Talk of Purdue energy farm still in the wind; Performance Services still optimistic November 30, 2011Posted by Laura Arnold in Uncategorized.
Tags: Performances Services, Purdue Energy Farm, Purdue University, Scott Zigmond-VP Performance Services
Written by ERIC WEDDLE 12:02 AM, Nov. 29, 2011
The developer of a proposed wind energy park on farmland owned by Purdue University and nearby privately owned property is optimistic it will become a reality despite delays in securing capital.
Performance Services, an Indianapolis-based engineering and construction company, has been seeking financial backers and a power purchase agreement since February for a turbine park planned for Purdue and private land in western Tippecanoe County.
But a rocky economy has slowed the progress, said Scott Zigmond, vice president of sales and marketing for Performance Service.
“We are just working through that,” he said. “All parties are interested in getting this pushed up, one way or another, because we believe this is a fantastic project for the state and for Purdue.”
The current proposal is for a 100-megawatt park consisting of 50 two-megawatt turbines. Purdue faculty and students would have access to the turbines for various research and teaching opportunities. Energy from the Purdue Energy Park — its proposed name — would be sold to a utility company.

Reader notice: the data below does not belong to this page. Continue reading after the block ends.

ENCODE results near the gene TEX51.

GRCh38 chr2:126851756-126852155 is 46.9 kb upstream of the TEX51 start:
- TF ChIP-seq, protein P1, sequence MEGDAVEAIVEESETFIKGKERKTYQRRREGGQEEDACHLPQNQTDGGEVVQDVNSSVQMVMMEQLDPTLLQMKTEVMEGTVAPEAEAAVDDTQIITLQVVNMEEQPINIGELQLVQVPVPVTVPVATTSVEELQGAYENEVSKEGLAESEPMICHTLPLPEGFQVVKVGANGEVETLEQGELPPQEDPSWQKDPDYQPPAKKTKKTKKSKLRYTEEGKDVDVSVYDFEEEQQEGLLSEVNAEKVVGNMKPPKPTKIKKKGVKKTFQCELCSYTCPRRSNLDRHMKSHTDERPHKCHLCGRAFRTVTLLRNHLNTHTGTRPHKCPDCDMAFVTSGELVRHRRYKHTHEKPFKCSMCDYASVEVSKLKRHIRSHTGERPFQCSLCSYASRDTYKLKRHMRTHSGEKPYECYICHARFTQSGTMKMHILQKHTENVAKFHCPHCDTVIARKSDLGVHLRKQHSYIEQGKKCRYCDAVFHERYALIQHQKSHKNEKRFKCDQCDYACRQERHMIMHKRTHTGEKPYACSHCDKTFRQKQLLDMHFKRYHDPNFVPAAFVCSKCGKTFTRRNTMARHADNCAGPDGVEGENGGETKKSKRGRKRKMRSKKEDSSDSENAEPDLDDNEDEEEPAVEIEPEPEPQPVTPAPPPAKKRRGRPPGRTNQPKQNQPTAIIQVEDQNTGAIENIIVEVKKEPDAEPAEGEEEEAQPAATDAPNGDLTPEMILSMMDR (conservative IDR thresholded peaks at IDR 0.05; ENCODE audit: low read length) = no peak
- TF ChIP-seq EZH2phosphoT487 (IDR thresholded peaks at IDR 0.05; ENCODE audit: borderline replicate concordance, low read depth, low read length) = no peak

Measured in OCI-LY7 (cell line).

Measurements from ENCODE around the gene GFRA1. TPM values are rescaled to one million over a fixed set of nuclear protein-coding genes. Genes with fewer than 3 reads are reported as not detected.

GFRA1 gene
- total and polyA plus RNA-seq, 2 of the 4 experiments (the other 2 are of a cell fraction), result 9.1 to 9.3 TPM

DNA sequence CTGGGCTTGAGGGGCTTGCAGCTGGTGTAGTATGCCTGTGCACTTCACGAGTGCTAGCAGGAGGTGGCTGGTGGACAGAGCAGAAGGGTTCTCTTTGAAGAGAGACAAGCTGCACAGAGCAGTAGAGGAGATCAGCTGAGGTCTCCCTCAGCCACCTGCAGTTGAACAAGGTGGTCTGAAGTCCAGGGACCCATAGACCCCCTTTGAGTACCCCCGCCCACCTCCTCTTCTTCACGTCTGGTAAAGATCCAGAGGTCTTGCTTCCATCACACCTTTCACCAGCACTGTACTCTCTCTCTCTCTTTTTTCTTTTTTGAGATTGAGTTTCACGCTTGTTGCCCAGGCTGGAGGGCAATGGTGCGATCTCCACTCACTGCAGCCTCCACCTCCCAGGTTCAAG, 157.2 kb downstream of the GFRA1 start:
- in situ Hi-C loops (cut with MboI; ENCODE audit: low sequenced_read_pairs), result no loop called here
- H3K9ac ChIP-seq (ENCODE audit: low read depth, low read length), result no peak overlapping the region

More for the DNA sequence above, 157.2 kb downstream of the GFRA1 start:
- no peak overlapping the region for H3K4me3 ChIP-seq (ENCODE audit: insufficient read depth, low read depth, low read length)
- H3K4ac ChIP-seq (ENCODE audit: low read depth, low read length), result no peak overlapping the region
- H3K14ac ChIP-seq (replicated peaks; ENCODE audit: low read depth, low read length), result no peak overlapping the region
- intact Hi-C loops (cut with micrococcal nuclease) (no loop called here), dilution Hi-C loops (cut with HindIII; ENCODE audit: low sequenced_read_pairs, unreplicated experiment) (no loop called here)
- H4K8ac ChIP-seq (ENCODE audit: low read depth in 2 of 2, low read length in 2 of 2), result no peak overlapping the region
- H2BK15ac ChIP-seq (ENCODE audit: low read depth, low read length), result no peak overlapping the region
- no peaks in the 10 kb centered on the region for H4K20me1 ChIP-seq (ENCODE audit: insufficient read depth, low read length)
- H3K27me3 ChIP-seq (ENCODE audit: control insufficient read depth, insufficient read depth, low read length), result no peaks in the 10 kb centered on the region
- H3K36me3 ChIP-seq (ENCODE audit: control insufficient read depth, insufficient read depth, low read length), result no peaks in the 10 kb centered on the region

In February, the company was selected by the Purdue Board of Trustees to work with the university on developing the project on 1,600 acres of mostly agriculture land at the Purdue Animal Sciences Research and Education Center 10 miles northwest of West Lafayette.
Ken Sandel, Purdue director of physical and capital planning, said the university’s primary financial interest is as landowner. The Purdue Research Foundation is overseeing the lease of land.
“If Performance Services can deliver a project, we will be very happy to work with them,” he said. “We are primed and ready.”
Zigmond said environmental studies and other regulatory issues are under way so the park could be operational by Dec. 31, 2012 — the cutoff date for tax credits on wind facilities. Zigmond said the federal program could result in savings up to a third of the park’s cost.
Unless lawmakers extend the date, financing would need to come through in the next 60 days. Nonetheless, the project will go forward, Zigmond said.
In addition to finances, Performance Services needs to strike a deal with a manufacturer of turbines.
General Electric Co. was originally announced as the turbine manufacturer for the park, but Scott said Monday that a deal was not finalized.
The total amount of the leasing agreement is still to be determined, Sandel said, adding the agreement would likely be for 30 years. Earlier this year, campus officials said the university would receive annual lease payments of approximately $10,000 per turbine.
The name Purdue Energy Park also would cover a 33-turbine wind energy farm known previously as Performance Park, which is slated to be developed on more than 2,400 acres of private land by Performance Services as the first wind farm in Tippecanoe County.